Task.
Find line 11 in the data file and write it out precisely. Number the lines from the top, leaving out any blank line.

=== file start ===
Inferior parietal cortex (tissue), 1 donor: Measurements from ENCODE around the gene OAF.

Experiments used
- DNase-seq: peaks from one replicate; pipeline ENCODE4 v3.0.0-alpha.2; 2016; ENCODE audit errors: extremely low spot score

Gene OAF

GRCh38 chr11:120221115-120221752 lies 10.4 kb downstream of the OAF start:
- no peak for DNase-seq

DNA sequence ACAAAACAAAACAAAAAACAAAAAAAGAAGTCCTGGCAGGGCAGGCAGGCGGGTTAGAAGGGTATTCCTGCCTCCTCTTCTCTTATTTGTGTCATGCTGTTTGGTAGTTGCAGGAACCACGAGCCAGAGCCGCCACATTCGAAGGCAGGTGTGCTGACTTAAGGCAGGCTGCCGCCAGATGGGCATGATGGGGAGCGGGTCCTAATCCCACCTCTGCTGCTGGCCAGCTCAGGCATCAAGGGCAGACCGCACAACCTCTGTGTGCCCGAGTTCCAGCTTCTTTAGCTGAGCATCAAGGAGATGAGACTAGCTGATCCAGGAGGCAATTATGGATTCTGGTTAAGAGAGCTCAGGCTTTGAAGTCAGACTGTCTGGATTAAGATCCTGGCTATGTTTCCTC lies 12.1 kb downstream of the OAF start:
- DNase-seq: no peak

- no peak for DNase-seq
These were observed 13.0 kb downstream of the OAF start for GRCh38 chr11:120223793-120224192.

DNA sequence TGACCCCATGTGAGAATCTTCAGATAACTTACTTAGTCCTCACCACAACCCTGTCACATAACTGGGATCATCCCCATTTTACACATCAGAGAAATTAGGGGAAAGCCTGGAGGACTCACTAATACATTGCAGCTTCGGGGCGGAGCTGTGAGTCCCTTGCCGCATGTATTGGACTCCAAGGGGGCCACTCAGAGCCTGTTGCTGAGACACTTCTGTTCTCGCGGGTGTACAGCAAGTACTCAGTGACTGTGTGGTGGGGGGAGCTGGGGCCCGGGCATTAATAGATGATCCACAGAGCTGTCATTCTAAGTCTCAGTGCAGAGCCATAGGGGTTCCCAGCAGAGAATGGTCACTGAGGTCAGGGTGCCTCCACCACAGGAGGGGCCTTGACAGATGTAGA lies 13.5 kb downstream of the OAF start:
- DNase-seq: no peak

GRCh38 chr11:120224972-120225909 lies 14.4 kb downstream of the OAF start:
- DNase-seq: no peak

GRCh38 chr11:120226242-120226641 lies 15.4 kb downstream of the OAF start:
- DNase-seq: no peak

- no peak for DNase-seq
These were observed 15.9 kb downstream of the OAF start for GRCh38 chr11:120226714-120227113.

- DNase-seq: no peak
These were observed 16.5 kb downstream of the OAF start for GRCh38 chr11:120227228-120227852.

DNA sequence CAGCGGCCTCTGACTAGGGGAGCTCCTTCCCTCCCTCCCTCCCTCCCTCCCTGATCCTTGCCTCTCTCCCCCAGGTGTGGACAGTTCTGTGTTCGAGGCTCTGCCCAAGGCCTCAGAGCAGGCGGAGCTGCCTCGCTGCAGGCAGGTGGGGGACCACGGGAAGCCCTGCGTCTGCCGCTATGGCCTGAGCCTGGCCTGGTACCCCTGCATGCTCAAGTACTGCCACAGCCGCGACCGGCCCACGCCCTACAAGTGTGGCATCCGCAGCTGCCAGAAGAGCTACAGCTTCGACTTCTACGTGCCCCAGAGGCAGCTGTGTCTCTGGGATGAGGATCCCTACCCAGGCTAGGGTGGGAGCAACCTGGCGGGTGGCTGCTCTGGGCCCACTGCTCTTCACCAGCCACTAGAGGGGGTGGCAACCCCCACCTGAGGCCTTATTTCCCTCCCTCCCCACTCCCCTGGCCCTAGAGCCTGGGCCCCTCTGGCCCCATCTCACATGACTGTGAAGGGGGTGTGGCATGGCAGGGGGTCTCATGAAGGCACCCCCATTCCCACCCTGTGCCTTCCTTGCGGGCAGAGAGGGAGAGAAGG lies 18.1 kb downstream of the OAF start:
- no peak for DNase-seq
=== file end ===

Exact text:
DNA sequence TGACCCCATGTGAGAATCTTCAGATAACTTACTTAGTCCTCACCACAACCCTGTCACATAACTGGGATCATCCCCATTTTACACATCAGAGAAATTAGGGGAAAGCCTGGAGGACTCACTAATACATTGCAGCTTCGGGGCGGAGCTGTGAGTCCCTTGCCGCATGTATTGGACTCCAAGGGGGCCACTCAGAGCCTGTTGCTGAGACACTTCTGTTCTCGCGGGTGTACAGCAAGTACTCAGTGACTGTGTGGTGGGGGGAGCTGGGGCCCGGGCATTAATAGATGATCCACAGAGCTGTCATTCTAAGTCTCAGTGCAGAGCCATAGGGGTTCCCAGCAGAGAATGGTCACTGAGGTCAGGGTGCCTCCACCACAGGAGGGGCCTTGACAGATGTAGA lies 13.5 kb downstream of the OAF start: